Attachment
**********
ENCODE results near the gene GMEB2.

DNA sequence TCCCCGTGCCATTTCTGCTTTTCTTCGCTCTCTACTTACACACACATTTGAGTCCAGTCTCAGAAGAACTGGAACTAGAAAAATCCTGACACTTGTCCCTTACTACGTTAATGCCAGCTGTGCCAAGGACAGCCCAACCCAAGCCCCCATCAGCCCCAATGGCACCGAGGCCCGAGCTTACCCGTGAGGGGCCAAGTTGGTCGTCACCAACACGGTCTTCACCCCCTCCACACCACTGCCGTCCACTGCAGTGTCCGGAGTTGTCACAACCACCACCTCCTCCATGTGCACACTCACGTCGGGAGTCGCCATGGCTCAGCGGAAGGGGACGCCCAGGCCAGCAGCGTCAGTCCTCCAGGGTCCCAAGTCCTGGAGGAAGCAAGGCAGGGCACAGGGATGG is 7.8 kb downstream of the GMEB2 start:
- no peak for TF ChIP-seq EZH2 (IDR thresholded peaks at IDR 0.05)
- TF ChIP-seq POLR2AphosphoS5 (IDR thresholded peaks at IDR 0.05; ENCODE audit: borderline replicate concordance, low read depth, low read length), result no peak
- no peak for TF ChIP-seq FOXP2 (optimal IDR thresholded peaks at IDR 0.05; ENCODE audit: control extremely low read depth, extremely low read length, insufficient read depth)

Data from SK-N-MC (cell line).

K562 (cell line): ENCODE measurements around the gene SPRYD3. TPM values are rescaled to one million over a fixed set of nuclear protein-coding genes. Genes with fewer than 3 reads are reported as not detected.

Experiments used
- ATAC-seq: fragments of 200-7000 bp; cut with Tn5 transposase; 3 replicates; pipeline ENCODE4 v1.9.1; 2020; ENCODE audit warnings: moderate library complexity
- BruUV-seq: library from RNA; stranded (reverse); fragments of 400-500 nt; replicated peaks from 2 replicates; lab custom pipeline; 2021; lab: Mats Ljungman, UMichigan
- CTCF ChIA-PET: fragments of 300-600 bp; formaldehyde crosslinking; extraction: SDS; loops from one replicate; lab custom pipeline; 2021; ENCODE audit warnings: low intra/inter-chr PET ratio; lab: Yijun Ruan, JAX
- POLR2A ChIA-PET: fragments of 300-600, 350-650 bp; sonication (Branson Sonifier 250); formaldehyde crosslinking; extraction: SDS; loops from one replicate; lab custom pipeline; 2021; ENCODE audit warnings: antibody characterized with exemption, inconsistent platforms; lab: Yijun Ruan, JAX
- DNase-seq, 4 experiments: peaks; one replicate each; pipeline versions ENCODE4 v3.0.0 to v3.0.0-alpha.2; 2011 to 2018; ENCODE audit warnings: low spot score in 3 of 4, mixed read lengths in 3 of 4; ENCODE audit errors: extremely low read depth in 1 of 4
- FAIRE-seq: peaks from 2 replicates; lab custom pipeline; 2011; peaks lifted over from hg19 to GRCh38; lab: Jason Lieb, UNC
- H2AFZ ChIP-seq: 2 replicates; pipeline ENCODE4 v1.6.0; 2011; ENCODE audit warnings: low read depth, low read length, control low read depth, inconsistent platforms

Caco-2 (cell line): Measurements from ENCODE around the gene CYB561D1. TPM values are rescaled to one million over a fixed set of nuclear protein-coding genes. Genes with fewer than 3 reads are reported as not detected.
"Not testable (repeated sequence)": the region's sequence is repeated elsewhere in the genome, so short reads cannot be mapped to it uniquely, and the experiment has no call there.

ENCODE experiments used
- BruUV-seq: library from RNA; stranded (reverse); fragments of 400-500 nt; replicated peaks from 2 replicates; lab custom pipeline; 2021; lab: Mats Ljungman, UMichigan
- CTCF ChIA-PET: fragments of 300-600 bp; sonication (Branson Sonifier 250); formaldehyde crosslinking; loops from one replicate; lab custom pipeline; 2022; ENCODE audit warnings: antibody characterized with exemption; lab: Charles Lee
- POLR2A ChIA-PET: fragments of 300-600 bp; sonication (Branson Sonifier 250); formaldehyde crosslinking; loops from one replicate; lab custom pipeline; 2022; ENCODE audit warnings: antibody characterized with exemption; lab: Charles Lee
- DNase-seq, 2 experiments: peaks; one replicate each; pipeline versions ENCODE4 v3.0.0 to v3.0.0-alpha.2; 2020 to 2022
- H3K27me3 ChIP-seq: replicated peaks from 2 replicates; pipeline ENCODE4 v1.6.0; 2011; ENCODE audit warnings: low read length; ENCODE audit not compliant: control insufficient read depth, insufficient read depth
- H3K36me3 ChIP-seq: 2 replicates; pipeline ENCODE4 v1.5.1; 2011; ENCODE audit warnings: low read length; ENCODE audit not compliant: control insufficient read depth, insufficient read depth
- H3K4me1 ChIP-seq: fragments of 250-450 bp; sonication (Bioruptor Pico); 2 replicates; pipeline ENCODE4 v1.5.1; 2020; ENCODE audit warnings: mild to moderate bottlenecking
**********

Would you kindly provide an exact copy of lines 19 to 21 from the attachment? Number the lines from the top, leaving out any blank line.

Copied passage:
- BruUV-seq: library from RNA; stranded (reverse); fragments of 400-500 nt; replicated peaks from 2 replicates; lab custom pipeline; 2021; lab: Mats Ljungman, UMichigan
- CTCF ChIA-PET: fragments of 300-600 bp; sonication (Branson Sonifier 250); formaldehyde crosslinking; loops from one replicate; lab custom pipeline; 2022; ENCODE audit warnings: antibody characterized with exemption; lab: Charles Lee
- POLR2A ChIA-PET: fragments of 300-600 bp; sonication (Branson Sonifier 250); formaldehyde crosslinking; loops from one replicate; lab custom pipeline; 2022; ENCODE audit warnings: antibody characterized with exemption; lab: Charles Lee